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I just found another piece of evidence that Mathew Franklin Whittier was the original author of "The Raven," which was stolen from him by Edgar Allan Poe.

I've written about this quite extensively in recent entries. I've also been working from the early hours of this morning, and I just set forth all the nuances of this new discovery for my sequel, "Mathew Franklin Whittier in his own world," which I then need to post online (after I finish this entry). I'm exhausted.

So I have two options--the first is to merely announce it and give a cursory description; and the second is the make the entire case. I think I'm too tired for "Plan B," tonight. It's in my sequel, at the end of Chapter 3. But I can give just the briefest outline, here.

By following one small clue, in one of Mathew's letters in the Boston "Chronotype" of 1847, signed "X.F.W." from New York City, I learned that he had been submitting humorous sketches to a NY humor magazine, "Yankee Doodle." I keyed in one entire series today, found in Vol. II, and then as I was going through Vol. I, I found two more. So I have my work cut out for me. But there are also one-offs, and I found an early parody of "The Raven" which, I am convinced, was also written by Mathew. This was published just about the same time as the story, followed by a quote from Francis Quarles, in the Portland (Maine) "Transcript." Both, together, were intended to put Poe on notice that Mathew was furious with his essay, "The Philosophy of Composition," which had appeared in the April, 1846 edition of Graham's Magazine. Mathew's response in the "Transcript" appeared in the Dec. 5, 1846 edition of that paper. This parody of "The Raven" appears, if I am not mistaken, in the Nov. edition of "Yankee Doodle." Poe would be likely to see both pieces, as these are papers he would be reading.

Because the dates of Mathew's responses are so close, I suspect that Mathew--who probably didn't read "Graham's" regularly--hadn't seen Poe's essay until November. He would have written these pieces immediately, if it enraged him as much as I think it did.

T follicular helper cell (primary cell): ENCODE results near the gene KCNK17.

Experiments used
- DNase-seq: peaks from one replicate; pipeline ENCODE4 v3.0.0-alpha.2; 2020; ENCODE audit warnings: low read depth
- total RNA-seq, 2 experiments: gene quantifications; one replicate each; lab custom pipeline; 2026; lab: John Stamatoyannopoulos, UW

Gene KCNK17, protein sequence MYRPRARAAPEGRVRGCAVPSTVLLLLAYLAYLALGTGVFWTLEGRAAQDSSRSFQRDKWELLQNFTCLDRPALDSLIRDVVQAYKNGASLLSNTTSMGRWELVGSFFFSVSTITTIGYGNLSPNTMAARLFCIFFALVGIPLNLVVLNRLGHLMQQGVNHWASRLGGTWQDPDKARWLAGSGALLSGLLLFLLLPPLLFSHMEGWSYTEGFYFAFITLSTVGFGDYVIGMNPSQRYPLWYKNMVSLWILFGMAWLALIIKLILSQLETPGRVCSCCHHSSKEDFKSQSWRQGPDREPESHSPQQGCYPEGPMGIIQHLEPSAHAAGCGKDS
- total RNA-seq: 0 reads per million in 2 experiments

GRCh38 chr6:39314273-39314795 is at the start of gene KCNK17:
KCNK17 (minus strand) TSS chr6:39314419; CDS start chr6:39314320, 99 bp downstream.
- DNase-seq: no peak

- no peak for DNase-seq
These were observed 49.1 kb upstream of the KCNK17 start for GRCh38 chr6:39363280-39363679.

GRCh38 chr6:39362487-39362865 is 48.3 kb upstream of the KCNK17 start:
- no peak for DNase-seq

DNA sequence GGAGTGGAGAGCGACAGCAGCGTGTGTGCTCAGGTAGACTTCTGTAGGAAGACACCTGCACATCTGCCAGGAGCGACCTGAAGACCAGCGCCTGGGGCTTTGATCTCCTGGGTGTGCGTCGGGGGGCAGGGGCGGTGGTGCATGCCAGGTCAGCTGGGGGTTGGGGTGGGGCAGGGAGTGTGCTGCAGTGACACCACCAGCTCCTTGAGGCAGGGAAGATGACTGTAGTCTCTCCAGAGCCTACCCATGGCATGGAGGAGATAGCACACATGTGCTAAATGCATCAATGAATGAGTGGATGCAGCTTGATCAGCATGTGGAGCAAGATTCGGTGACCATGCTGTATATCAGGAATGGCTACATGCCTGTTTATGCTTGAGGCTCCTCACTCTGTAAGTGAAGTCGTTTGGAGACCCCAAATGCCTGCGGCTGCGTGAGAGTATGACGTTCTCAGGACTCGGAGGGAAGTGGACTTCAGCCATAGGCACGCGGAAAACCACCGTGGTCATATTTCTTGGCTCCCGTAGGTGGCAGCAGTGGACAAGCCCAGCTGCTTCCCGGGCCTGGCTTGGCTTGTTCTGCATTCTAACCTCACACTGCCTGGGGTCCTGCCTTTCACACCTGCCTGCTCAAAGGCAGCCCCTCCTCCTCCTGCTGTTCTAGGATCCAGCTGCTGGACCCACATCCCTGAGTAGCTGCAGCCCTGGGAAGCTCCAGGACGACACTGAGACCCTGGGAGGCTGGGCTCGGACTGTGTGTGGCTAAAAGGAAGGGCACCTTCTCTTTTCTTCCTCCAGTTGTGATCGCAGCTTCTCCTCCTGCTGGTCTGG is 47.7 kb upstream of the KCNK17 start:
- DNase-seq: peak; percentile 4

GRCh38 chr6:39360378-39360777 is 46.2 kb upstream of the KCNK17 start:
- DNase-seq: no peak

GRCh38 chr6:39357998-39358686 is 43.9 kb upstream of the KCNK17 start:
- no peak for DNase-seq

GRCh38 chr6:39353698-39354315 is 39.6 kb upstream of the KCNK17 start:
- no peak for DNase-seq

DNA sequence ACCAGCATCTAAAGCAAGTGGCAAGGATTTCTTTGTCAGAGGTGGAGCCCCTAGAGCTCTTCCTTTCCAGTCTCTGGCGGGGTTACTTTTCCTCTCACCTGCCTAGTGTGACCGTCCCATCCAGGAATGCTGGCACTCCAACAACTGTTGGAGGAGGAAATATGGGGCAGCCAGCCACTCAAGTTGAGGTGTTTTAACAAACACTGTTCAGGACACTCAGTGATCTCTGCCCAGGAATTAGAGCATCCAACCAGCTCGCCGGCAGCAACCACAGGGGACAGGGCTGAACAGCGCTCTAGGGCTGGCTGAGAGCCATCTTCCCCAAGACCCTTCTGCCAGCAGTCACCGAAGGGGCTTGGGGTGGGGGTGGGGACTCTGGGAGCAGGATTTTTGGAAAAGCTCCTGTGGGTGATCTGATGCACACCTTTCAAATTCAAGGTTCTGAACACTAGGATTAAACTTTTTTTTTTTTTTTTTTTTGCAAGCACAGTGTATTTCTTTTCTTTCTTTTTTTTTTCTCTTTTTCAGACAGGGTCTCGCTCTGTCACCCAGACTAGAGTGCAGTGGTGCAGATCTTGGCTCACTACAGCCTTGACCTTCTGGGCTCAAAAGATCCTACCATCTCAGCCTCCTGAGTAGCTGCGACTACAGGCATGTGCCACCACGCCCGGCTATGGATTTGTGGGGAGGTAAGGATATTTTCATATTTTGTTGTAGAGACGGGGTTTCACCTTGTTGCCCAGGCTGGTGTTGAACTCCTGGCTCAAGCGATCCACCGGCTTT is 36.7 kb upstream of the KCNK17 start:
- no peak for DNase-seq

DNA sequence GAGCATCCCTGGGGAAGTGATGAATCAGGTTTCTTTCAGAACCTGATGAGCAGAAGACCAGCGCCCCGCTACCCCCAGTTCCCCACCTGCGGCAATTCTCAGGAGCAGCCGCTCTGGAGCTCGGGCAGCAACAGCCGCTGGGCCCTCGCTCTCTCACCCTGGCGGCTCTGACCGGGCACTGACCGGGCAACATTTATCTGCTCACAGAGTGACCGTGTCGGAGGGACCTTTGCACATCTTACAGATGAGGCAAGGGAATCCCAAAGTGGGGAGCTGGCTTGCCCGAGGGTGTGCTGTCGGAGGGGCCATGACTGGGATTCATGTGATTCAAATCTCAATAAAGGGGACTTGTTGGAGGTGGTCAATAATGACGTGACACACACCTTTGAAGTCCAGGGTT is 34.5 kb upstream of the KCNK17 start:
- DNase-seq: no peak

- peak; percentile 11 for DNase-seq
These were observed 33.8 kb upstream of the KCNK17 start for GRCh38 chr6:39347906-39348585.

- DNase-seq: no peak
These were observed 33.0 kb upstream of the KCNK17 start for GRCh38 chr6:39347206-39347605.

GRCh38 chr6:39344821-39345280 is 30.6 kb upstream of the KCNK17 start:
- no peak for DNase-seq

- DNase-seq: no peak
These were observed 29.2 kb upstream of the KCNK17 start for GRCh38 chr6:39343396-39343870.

There are plenty of clues that Mathew wrote this parody, which I recognize, having studied so many of his works. However, there also seem to be some private messages to Poe embedded in it, if I'm not mistaken. For one thing, it is signed "E.A. Poh." The word "Poh" was a derogatory expression in that era. But ostensibly, there is no reason to denigrate Poe, here. Nobody is questioning whether the original was a good poem. Neither is it simply gratuitous--Mathew never made a veiled reference like that without a reason. It's because Poe stole the poem from him.

That's as much as I feel like going into. I need to unwind and get ready for dinner.

Best regards,

Stephen Sakellarios, M.S.

P.S. As I think about it, as I'm getting dinner, this is a done deal. I have four triangulating clues bearing on this, not to speak of a very early past-life regression. But just taking scholarship, I have four. The fact that Mathew protested Poe's "Essay on Composition" in two different papers, for which he was a regular contributor, at roughly the same time, is enough to build a very strong case.

Convincing anyone else is a totally different issue. I just wrote to one Poe expert--I don't expect to hear back. I do not actually, expect that I will ever convince anyone in my own lifetime. Someday, it will be known and generally understood--and at that point, it will be obvious. Kicking-yourself obvious. I know, because it is so to me, as I write this, today.

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